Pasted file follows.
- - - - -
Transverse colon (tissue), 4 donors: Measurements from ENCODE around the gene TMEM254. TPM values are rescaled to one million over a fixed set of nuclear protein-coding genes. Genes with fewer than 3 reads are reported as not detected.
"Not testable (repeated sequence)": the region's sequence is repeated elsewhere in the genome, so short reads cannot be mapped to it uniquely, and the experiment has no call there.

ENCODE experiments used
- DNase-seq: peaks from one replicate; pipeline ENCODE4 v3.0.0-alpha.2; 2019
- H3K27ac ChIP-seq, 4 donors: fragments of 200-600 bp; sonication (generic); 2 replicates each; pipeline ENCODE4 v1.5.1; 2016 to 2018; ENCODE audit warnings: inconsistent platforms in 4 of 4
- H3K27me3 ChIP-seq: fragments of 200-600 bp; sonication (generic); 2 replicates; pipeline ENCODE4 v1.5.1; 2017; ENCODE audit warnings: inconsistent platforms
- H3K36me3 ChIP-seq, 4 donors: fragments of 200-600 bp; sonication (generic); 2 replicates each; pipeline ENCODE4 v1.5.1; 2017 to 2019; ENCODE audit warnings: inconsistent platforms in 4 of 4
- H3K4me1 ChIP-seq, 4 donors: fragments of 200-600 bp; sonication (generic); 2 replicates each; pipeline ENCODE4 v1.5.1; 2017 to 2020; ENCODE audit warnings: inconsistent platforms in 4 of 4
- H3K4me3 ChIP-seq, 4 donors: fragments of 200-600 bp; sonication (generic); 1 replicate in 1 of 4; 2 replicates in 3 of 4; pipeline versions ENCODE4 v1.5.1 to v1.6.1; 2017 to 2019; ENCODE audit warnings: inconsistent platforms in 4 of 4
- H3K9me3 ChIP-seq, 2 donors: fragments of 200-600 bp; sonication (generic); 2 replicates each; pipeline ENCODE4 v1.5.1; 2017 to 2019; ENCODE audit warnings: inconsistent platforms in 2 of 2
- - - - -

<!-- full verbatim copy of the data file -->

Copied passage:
Transverse colon (tissue), 4 donors: Measurements from ENCODE around the gene TMEM254. TPM values are rescaled to one million over a fixed set of nuclear protein-coding genes. Genes with fewer than 3 reads are reported as not detected.
"Not testable (repeated sequence)": the region's sequence is repeated elsewhere in the genome, so short reads cannot be mapped to it uniquely, and the experiment has no call there.

ENCODE experiments used
- DNase-seq: peaks from one replicate; pipeline ENCODE4 v3.0.0-alpha.2; 2019
- H3K27ac ChIP-seq, 4 donors: fragments of 200-600 bp; sonication (generic); 2 replicates each; pipeline ENCODE4 v1.5.1; 2016 to 2018; ENCODE audit warnings: inconsistent platforms in 4 of 4
- H3K27me3 ChIP-seq: fragments of 200-600 bp; sonication (generic); 2 replicates; pipeline ENCODE4 v1.5.1; 2017; ENCODE audit warnings: inconsistent platforms
- H3K36me3 ChIP-seq, 4 donors: fragments of 200-600 bp; sonication (generic); 2 replicates each; pipeline ENCODE4 v1.5.1; 2017 to 2019; ENCODE audit warnings: inconsistent platforms in 4 of 4
- H3K4me1 ChIP-seq, 4 donors: fragments of 200-600 bp; sonication (generic); 2 replicates each; pipeline ENCODE4 v1.5.1; 2017 to 2020; ENCODE audit warnings: inconsistent platforms in 4 of 4
- H3K4me3 ChIP-seq, 4 donors: fragments of 200-600 bp; sonication (generic); 1 replicate in 1 of 4; 2 replicates in 3 of 4; pipeline versions ENCODE4 v1.5.1 to v1.6.1; 2017 to 2019; ENCODE audit warnings: inconsistent platforms in 4 of 4
- H3K9me3 ChIP-seq, 2 donors: fragments of 200-600 bp; sonication (generic); 2 replicates each; pipeline ENCODE4 v1.5.1; 2017 to 2019; ENCODE audit warnings: inconsistent platforms in 2 of 2